There's nothing wrong with that. Um, who here's done mobile development? With Android or IOS? Then you probably know that either you just didn't deal with cookies on I-phone, or if you did, it was really, really hard. Not as easy as the web. So we're going to be using this Jason web tokens. Or JWT for short. It's pronounced jot, like j-o-t. But it's JWT. So it's Jason Web Tokens or jot. So the JWT is an open standard that is heavily used.
Here's a link I included. You can click on it and we'll be playing around with some stuff in here. But this is a website built by this company called Alt zero, who are like, they have, like, authentication as a service, and they do, like, a whole bunch of JWT stuff. They have this really nice site where you can, like, decode and encode and mess around with different algorithms with Jason web tokens and look at all the libraries for other things, which is pretty cool. But, we'll be using Jason Web Tokens. Like I said, it's an open standard that's heavily used. So it's not, like, some corporate company came up with this.
Like, it's an open thing. It's collective. It's open source. So, because we're using a token approach, we don't need to keep track of who signed in with a sessions store, or have cookies. So there is no sessions store anymore. There are no cookies anymore. Sounds ... that sound dangerous to anybody? Yeah. That's what I thought too the first time. I was, like, that sounds incredibly dangerous. That doesn't make any sense. Why would I do that? Like, I want the server to be a source of truth, to figure out who's signed in and who's not.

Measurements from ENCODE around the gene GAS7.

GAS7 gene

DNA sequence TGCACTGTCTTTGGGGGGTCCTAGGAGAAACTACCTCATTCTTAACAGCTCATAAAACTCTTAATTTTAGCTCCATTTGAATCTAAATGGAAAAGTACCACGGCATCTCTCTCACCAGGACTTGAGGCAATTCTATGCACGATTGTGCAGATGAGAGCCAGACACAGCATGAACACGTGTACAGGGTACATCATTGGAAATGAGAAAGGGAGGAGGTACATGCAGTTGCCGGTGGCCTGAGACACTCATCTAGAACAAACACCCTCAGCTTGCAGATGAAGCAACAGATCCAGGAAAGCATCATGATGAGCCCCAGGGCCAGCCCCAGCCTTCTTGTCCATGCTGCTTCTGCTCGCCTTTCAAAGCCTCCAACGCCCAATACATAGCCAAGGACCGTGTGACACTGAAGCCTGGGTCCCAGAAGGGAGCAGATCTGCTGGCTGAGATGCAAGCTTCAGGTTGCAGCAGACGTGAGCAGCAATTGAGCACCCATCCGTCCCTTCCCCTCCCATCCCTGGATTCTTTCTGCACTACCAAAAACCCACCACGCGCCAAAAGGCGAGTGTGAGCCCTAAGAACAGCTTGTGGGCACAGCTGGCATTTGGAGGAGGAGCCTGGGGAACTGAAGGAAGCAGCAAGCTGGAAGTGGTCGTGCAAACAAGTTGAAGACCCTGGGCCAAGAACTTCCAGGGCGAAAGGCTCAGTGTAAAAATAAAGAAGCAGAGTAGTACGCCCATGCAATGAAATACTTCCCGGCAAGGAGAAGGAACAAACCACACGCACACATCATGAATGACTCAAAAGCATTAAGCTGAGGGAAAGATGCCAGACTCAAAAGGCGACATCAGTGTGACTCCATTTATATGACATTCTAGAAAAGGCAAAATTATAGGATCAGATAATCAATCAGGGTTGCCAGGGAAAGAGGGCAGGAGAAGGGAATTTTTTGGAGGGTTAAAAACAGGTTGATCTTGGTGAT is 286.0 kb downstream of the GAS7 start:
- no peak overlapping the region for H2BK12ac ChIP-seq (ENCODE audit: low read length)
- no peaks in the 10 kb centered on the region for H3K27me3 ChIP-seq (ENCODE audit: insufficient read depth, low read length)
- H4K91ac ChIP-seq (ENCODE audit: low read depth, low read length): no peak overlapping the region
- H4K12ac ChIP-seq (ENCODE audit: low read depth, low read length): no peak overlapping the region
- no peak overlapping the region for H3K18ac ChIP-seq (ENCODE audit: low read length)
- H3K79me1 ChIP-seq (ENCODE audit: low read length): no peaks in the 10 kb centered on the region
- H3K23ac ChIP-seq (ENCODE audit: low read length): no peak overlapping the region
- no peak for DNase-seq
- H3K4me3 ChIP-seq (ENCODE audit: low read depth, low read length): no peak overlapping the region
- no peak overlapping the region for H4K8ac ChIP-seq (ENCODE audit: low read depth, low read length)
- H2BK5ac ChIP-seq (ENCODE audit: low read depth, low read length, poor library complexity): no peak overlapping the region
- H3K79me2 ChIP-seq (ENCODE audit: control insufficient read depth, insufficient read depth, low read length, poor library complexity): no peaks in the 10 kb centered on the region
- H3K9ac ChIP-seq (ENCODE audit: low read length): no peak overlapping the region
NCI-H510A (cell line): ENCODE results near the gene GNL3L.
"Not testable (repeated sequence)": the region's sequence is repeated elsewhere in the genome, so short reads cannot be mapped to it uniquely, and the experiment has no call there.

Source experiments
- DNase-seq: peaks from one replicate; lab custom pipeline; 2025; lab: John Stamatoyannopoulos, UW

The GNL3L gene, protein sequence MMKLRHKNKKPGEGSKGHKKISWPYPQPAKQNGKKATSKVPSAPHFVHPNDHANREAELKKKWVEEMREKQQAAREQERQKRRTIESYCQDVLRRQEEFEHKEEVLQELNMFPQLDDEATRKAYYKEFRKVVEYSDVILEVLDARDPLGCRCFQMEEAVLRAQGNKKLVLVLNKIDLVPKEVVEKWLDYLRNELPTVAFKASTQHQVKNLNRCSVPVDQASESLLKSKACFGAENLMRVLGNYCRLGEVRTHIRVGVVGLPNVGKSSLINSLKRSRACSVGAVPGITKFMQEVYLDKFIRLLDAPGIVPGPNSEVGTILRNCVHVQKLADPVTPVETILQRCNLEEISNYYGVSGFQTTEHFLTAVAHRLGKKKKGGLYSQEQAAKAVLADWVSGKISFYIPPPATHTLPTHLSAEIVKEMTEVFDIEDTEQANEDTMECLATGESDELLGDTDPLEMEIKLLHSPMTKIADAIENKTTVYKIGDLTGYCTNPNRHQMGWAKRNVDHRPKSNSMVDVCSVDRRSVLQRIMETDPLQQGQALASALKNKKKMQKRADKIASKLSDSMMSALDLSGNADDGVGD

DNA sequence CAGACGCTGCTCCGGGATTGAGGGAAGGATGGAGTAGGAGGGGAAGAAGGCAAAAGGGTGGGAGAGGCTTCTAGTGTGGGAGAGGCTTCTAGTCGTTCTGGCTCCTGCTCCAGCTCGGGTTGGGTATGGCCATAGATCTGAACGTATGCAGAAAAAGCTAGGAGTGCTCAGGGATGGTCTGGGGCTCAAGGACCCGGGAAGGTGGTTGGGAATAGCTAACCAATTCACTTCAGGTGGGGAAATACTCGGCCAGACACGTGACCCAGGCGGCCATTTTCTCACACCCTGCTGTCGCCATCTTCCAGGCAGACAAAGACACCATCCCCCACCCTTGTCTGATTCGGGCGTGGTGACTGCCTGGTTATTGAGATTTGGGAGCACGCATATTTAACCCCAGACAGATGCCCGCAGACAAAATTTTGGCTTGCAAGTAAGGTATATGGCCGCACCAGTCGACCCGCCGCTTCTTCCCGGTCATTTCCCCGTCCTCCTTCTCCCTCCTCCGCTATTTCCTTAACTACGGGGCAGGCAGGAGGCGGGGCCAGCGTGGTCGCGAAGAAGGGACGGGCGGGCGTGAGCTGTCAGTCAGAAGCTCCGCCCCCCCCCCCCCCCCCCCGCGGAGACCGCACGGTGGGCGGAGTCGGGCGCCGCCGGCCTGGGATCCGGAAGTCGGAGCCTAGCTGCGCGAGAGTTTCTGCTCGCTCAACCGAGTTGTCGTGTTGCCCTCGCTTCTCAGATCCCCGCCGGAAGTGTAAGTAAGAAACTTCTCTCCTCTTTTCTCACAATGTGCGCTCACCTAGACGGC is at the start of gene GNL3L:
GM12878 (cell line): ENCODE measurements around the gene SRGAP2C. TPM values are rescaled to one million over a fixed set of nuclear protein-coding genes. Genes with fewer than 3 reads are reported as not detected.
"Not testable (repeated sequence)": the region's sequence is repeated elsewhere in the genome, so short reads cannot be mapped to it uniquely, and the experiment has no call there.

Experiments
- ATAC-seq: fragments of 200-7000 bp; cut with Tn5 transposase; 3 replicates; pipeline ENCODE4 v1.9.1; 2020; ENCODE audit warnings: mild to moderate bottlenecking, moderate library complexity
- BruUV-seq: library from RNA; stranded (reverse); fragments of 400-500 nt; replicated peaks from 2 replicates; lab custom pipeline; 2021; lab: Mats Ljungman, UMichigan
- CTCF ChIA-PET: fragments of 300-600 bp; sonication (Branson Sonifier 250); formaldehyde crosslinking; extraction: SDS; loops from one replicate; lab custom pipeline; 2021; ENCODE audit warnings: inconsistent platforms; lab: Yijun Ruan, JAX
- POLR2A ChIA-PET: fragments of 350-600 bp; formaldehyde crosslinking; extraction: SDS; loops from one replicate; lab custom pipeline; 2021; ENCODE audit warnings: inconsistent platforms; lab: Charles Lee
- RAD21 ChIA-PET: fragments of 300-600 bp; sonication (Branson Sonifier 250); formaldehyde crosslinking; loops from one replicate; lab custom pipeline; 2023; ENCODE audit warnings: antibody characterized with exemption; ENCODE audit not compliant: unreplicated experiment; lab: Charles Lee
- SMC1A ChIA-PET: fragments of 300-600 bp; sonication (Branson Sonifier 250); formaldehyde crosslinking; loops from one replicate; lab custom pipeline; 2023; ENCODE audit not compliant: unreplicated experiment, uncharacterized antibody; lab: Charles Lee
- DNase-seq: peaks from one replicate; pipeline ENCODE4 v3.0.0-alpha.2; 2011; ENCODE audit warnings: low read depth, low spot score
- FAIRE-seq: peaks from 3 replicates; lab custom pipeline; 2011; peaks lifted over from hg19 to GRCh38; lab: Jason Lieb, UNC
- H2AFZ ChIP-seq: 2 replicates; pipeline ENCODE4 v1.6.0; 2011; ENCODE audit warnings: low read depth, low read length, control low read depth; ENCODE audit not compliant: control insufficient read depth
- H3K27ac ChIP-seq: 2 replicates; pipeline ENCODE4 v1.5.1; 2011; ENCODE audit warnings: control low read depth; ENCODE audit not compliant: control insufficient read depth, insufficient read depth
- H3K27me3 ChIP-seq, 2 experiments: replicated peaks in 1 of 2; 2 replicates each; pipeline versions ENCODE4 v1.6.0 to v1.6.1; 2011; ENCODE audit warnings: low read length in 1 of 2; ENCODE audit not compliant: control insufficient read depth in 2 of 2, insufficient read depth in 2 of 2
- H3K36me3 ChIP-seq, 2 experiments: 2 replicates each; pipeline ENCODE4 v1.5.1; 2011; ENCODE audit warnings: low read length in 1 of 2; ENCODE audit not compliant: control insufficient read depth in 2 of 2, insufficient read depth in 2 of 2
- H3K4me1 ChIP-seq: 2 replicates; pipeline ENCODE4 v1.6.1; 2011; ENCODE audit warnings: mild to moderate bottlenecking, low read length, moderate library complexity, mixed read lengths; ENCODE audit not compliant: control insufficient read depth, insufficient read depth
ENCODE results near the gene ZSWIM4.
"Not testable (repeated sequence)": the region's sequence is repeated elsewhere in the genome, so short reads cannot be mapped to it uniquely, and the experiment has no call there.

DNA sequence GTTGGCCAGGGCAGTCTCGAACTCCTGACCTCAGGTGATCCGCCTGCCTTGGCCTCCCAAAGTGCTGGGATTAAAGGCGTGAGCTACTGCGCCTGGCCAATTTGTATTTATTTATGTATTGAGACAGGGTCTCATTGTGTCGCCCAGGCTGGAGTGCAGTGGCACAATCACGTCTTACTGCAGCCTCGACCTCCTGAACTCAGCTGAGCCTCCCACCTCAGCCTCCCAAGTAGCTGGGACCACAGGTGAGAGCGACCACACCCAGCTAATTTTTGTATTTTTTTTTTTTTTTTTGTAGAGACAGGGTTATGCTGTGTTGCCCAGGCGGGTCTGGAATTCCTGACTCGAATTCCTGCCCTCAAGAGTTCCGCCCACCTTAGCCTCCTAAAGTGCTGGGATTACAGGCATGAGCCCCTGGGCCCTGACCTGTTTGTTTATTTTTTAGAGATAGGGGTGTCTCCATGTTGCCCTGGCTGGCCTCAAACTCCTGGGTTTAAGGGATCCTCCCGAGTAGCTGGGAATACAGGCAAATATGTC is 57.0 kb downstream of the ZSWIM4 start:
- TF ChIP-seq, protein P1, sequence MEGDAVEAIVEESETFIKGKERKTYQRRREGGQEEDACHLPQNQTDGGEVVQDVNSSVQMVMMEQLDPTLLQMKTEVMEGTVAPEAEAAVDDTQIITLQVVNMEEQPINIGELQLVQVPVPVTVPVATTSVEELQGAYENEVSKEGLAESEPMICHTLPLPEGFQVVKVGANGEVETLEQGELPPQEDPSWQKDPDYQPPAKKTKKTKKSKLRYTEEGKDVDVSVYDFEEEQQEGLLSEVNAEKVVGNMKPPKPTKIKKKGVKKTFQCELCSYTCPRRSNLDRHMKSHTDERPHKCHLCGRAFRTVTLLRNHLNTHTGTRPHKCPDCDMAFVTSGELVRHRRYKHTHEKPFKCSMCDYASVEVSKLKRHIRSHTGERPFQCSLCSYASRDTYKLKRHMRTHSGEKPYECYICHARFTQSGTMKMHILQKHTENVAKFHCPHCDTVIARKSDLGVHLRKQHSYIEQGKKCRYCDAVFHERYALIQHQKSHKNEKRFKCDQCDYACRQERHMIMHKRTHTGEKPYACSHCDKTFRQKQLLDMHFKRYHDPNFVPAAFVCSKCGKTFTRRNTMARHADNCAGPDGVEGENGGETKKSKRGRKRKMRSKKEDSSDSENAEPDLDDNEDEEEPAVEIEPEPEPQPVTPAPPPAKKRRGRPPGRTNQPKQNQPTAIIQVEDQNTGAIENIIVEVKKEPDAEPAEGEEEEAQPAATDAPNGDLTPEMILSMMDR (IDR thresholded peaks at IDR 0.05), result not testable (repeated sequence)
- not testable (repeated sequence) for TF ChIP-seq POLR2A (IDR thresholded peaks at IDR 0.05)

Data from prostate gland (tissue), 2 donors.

If I leave it up to the client, then they'll just, they'll get me every time. Right? But, you'll see. So, the Jason web token will be sent on every single request because the rest is stateless, and we know not of the previous requests. All right, because it's stateless. So we don't know who you were the last time you made the request. If you don't send us a token every single time to this protected resource, then you're just not going to get it. Even though we gave it to you a second ago. We gave it to you a second ago because you had your Jason Web Token.